Eat Local, Eat Well
By Sara Welsh / For The Chronicle
ROCHESTER – When two women met more than 20 years ago and decided to start a farm and sell their produce through a program called community-supported agriculture, they could not have imagined how that farm and they themselves would grow.
“When we first started nobody had really heard of community-supported agriculture – we barely knew what it was all about ourselves,” said Anna Salafsky, co-owner of Helsing Junction farm about two miles southwest of Rochester as the crow flies. “We hit the pavement telling people about it and ended up with 75 members that first year. Now 20 years later we are about to reach 1,000 members. That fact that we are able to provide healthy food and the tools to utilize that food to more than 1,000 people this year, that’s wonderful.”
Their farm, and others that operate under the community-supported agriculture model, involve a community of individuals who pledge support to a farming operation where the growers and consumers share the risks and benefits of food production. CSAs usually consist of a system of weekly delivery or pick-up of vegetables, fruit and other various items.
Helsing Junction Farm is located in the Independence Valley off the Chehalis River. Salafsky, 43, owns the farm with Susan Ujcic, 50.
Salafsky said the two have become great friends as well as great business partners over the past two decades. The farm grows certified organic vegetables, fruits, flowers and herbs on its 30 acres of bottomland soil.
This year their summer-season CSA boxes will include items such as gypsy and Italian peppers, flat leaf parsley, comice pears, oriental lilies and many other fruits, vegetables and flowers. They will also include other items from local farms, as well as recipes and a newsletter with nutritional information.
There are mini, small and large family-size boxes with a drop site where the weekly produce will be delivered at Tower and Main Street in Centralia or the state Department of Transportation office at 1411 Rush Road south of Chehalis. Mini boxes cost $20 per week, small boxes cost $26 per week and large boxes cost $37 per week for the 18-week harvest season (mid-June to mid-October.)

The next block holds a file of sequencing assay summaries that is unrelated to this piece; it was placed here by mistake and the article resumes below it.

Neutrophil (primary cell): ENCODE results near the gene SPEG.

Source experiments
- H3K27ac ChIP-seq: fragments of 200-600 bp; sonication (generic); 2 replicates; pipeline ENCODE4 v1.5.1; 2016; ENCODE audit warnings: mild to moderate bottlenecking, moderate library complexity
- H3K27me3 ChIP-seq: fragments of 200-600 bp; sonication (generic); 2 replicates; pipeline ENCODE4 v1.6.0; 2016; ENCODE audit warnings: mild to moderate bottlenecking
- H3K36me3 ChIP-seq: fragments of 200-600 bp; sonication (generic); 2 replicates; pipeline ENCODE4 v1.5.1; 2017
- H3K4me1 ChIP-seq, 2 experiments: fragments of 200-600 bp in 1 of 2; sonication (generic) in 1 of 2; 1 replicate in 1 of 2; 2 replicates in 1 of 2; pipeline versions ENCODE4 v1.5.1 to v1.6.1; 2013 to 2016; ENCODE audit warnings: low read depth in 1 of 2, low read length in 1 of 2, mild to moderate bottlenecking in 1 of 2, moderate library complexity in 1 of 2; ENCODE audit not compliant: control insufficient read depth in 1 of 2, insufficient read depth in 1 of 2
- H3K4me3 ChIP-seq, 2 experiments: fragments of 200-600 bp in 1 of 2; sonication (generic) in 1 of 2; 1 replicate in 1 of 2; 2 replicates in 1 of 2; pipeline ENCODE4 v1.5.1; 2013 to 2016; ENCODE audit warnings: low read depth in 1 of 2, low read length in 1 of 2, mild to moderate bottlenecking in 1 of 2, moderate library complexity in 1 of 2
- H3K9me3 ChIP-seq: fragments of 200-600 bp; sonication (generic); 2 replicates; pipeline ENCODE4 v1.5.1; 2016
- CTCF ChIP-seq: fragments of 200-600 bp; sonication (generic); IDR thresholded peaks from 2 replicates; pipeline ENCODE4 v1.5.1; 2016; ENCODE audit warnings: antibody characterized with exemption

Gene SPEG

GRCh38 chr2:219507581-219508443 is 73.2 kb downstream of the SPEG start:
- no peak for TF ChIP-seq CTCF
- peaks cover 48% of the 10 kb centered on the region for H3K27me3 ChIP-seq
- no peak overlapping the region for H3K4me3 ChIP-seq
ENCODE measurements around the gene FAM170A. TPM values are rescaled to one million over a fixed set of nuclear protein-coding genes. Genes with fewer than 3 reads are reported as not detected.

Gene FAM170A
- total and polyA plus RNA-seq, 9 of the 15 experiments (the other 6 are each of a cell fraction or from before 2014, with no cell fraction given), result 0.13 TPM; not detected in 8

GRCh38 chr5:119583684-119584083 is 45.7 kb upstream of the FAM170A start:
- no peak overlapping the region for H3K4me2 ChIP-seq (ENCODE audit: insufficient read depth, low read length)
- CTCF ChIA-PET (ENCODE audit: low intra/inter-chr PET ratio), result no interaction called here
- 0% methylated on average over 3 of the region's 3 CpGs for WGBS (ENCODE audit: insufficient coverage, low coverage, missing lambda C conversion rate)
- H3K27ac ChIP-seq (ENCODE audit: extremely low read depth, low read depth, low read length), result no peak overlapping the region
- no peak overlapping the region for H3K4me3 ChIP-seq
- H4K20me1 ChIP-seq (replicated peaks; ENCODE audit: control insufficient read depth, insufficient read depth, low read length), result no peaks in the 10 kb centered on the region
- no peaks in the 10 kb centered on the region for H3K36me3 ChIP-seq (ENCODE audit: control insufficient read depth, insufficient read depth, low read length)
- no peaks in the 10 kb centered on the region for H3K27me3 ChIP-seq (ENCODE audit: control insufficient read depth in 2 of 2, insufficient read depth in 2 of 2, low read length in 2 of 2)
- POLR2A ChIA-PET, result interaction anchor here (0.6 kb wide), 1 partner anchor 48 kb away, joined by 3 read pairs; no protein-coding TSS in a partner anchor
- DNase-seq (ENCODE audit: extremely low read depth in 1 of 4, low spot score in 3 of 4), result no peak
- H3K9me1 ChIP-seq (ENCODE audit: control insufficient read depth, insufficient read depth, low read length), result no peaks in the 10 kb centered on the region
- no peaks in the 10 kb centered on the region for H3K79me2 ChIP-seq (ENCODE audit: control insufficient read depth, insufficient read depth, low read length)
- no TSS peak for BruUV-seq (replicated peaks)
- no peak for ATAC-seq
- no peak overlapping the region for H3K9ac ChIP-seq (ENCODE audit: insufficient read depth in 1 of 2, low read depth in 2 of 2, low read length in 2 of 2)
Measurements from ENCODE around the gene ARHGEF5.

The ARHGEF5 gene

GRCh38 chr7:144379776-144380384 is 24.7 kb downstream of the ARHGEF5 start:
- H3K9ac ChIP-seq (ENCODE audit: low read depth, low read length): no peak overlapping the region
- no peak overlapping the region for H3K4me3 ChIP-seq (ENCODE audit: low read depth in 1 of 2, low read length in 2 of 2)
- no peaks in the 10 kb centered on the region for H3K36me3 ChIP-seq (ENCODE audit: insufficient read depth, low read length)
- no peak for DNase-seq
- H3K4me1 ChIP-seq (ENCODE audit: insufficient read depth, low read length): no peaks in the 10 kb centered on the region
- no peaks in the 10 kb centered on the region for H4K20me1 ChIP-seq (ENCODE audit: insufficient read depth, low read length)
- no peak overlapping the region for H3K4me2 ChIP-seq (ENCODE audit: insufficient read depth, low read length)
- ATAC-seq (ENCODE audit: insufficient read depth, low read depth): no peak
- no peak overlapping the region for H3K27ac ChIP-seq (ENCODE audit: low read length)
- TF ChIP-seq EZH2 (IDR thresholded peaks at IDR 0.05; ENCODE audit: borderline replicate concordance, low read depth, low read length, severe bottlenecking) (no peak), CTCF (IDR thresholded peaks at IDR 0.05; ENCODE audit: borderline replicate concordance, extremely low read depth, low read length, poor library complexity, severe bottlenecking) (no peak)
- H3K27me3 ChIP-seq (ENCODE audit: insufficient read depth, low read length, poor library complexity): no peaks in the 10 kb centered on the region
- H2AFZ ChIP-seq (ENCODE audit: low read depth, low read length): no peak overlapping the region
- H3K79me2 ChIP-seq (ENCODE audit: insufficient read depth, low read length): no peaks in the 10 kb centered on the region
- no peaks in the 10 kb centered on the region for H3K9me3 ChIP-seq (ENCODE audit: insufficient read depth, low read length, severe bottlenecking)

Helsing Junction Farm also provides school tours during their growing seasons for children to help learn about produce and eat the food right off the farm.
“We love having the kids on the farm,” Ujcic said. “They get really excited to pick the food themselves and it tastes better. To teach them about the important of fresh organic produce at an early age, it gives us joy that we can provide and teach that.”
A main goal for Helsing Junction is to advocate and teach nutritional value of fresh organic produce for the community.
This year they’ll have a nutritionist analyze the boxes, and the two farm owners will eat from the boxes all season long in a project they’ll document in their newsletter. Last year they both lost 10 pounds during a similar project.
Beginning in mid-June, a stand will be set up on the farm to taste Helsing Junctions produce.
“Some people are nervous about committing to a full season without knowing what to expect,” Salafsky said. “This way they can come to the farm and try the products. We will also have trial offers available where a person can buy one week’s box and take it home and see what they think.”
They deliver their produce to drop sites as far away as Portland to the south and Shoreline to the north, with fans that rave about their food and social conscience.
In fact, Helsing Junction was voted #1 in Seattle Weekly’s Veg-Tastic’s top 5 Seattle CSAs for 2010.
“Helsing Junction Farms stood out to me because they really go above and beyond what other CSAs do and I believe they embody the meaning of community-supported agriculture to its fullest,” said Zibby Wilder, web editor, Seattle Weekly. “They don’t just look to the community to support them, but they support their community through education and events.”